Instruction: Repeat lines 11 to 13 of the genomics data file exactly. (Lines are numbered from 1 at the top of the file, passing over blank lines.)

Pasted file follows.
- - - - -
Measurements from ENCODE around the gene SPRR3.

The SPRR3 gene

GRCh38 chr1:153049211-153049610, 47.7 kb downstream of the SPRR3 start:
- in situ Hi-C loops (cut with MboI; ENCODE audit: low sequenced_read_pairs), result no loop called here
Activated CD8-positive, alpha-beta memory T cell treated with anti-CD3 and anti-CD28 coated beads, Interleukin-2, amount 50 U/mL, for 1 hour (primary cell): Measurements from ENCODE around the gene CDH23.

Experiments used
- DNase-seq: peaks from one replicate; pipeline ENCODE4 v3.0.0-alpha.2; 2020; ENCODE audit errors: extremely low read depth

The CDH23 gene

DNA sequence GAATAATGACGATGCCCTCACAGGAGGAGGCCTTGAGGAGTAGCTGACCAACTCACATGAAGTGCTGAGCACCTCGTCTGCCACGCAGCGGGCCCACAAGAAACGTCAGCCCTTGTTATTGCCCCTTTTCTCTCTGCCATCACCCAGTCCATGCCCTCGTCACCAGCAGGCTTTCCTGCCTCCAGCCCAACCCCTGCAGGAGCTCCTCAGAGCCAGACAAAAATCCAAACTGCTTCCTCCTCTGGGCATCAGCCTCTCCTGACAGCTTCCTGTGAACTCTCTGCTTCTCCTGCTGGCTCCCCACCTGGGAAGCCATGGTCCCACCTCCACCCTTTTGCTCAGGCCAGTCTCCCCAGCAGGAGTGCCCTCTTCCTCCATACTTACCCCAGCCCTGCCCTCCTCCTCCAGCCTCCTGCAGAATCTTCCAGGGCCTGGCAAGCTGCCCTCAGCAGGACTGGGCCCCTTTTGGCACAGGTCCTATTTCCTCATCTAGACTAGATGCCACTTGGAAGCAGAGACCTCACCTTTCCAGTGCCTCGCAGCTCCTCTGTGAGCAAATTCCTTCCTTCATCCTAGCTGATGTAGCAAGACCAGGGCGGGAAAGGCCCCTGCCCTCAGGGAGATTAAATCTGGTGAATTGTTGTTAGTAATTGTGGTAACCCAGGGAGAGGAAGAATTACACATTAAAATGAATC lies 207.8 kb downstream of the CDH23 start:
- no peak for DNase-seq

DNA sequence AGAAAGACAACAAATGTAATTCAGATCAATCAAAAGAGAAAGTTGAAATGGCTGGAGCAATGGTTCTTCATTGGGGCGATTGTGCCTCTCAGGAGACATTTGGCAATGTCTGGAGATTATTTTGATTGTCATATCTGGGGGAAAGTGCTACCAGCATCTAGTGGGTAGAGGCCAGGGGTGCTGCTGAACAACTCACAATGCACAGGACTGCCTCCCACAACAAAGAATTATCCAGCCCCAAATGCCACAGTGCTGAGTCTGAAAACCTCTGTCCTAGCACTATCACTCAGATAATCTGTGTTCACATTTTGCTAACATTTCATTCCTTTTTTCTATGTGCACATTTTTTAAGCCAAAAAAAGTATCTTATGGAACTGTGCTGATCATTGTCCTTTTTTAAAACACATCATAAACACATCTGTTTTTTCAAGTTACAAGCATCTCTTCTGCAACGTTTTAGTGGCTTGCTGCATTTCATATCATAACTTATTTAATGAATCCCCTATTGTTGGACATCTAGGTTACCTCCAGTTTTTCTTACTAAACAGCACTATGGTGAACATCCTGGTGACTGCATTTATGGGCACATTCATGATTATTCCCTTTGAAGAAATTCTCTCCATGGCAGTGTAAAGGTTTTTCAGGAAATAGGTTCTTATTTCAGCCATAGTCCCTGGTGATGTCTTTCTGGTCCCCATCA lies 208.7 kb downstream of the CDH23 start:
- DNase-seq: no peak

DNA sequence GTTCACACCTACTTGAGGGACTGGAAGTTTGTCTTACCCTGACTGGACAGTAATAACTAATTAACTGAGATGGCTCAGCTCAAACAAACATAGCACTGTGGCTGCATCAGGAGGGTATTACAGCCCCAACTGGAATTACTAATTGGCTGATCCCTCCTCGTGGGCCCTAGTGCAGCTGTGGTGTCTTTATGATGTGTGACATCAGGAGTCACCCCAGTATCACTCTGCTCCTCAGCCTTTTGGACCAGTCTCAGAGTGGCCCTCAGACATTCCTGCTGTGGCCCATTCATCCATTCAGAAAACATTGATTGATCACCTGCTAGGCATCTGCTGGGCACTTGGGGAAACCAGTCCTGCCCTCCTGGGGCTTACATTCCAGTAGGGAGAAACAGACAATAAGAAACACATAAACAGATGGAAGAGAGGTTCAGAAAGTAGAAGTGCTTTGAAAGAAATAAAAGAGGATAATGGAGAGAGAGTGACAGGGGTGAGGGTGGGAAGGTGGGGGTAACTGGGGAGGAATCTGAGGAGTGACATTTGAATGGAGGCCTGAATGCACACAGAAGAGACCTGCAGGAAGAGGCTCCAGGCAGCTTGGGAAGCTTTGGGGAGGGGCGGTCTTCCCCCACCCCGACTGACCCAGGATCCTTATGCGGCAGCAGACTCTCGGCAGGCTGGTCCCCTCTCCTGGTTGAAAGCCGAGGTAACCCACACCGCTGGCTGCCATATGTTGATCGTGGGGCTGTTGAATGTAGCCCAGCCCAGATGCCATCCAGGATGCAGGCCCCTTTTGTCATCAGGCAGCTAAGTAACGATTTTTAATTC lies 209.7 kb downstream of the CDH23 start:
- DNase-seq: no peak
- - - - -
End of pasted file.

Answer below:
DNA sequence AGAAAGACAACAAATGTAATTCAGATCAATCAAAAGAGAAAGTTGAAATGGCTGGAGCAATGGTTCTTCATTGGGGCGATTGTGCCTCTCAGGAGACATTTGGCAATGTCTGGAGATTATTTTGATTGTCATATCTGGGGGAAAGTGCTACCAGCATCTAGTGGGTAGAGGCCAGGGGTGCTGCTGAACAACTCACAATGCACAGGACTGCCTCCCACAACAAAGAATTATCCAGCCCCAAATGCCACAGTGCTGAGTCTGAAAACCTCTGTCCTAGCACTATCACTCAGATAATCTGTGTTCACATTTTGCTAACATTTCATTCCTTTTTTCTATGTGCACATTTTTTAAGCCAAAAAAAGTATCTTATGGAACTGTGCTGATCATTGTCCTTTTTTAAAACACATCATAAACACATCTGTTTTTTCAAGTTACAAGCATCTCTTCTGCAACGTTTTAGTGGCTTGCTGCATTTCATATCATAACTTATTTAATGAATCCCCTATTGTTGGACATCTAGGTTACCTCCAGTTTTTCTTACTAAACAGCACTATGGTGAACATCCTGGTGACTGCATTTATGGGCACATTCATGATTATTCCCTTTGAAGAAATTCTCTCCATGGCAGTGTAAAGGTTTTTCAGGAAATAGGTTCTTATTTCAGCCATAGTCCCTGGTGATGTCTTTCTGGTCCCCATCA lies 208.7 kb downstream of the CDH23 start:
- DNase-seq: no peak

DNA sequence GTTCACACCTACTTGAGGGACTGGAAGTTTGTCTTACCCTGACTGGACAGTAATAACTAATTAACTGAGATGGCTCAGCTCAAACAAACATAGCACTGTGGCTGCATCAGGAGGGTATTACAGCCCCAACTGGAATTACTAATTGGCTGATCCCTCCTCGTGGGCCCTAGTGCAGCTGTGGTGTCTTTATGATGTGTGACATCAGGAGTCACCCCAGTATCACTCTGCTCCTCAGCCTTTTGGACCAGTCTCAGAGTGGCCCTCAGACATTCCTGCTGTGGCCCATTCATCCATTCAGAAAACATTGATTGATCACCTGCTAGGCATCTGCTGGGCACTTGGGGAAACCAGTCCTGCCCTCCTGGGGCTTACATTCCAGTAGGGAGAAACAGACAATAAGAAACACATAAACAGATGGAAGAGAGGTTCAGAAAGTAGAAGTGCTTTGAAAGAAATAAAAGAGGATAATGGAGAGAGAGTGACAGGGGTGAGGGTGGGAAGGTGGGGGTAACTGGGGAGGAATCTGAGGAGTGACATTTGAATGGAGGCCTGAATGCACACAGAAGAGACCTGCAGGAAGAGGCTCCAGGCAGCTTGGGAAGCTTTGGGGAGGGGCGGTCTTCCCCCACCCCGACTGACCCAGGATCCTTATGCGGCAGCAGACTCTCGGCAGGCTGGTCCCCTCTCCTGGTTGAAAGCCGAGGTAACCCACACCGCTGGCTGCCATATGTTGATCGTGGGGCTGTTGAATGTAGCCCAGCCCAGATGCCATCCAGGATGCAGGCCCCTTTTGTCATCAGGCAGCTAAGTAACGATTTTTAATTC lies 209.7 kb downstream of the CDH23 start: